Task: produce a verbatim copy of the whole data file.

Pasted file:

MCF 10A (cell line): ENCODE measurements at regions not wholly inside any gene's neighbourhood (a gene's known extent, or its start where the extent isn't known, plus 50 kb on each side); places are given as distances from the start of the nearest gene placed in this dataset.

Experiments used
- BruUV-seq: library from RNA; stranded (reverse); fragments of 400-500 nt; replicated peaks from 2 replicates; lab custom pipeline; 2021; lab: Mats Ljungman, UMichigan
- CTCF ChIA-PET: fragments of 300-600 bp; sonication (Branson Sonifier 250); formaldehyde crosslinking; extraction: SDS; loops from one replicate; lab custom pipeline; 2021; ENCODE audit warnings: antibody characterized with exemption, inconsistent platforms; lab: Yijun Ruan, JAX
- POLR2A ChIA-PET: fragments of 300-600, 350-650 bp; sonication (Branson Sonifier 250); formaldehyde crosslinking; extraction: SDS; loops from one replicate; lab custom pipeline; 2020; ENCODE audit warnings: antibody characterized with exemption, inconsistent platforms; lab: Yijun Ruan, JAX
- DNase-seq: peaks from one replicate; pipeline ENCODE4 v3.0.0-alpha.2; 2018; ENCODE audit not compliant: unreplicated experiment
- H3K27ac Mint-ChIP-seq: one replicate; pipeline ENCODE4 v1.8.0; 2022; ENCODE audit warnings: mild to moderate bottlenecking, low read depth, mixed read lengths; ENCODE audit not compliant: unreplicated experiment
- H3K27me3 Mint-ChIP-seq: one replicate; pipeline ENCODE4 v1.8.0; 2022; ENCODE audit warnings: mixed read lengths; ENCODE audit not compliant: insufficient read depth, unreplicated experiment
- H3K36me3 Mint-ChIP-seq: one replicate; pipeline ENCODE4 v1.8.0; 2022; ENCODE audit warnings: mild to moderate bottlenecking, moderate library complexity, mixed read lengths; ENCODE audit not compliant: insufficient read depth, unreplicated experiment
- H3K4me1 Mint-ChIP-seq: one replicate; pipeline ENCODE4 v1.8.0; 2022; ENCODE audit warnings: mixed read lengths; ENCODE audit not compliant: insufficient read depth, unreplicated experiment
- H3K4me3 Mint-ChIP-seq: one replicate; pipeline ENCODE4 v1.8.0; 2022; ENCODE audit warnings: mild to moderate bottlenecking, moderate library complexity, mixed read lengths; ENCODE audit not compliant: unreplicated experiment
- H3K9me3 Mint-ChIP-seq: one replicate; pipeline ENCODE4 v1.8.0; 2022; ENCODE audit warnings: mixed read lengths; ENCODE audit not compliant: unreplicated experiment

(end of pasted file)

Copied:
MCF 10A (cell line): ENCODE measurements at regions not wholly inside any gene's neighbourhood (a gene's known extent, or its start where the extent isn't known, plus 50 kb on each side); places are given as distances from the start of the nearest gene placed in this dataset.

Experiments used
- BruUV-seq: library from RNA; stranded (reverse); fragments of 400-500 nt; replicated peaks from 2 replicates; lab custom pipeline; 2021; lab: Mats Ljungman, UMichigan
- CTCF ChIA-PET: fragments of 300-600 bp; sonication (Branson Sonifier 250); formaldehyde crosslinking; extraction: SDS; loops from one replicate; lab custom pipeline; 2021; ENCODE audit warnings: antibody characterized with exemption, inconsistent platforms; lab: Yijun Ruan, JAX
- POLR2A ChIA-PET: fragments of 300-600, 350-650 bp; sonication (Branson Sonifier 250); formaldehyde crosslinking; extraction: SDS; loops from one replicate; lab custom pipeline; 2020; ENCODE audit warnings: antibody characterized with exemption, inconsistent platforms; lab: Yijun Ruan, JAX
- DNase-seq: peaks from one replicate; pipeline ENCODE4 v3.0.0-alpha.2; 2018; ENCODE audit not compliant: unreplicated experiment
- H3K27ac Mint-ChIP-seq: one replicate; pipeline ENCODE4 v1.8.0; 2022; ENCODE audit warnings: mild to moderate bottlenecking, low read depth, mixed read lengths; ENCODE audit not compliant: unreplicated experiment
- H3K27me3 Mint-ChIP-seq: one replicate; pipeline ENCODE4 v1.8.0; 2022; ENCODE audit warnings: mixed read lengths; ENCODE audit not compliant: insufficient read depth, unreplicated experiment
- H3K36me3 Mint-ChIP-seq: one replicate; pipeline ENCODE4 v1.8.0; 2022; ENCODE audit warnings: mild to moderate bottlenecking, moderate library complexity, mixed read lengths; ENCODE audit not compliant: insufficient read depth, unreplicated experiment
- H3K4me1 Mint-ChIP-seq: one replicate; pipeline ENCODE4 v1.8.0; 2022; ENCODE audit warnings: mixed read lengths; ENCODE audit not compliant: insufficient read depth, unreplicated experiment
- H3K4me3 Mint-ChIP-seq: one replicate; pipeline ENCODE4 v1.8.0; 2022; ENCODE audit warnings: mild to moderate bottlenecking, moderate library complexity, mixed read lengths; ENCODE audit not compliant: unreplicated experiment
- H3K9me3 Mint-ChIP-seq: one replicate; pipeline ENCODE4 v1.8.0; 2022; ENCODE audit warnings: mixed read lengths; ENCODE audit not compliant: unreplicated experiment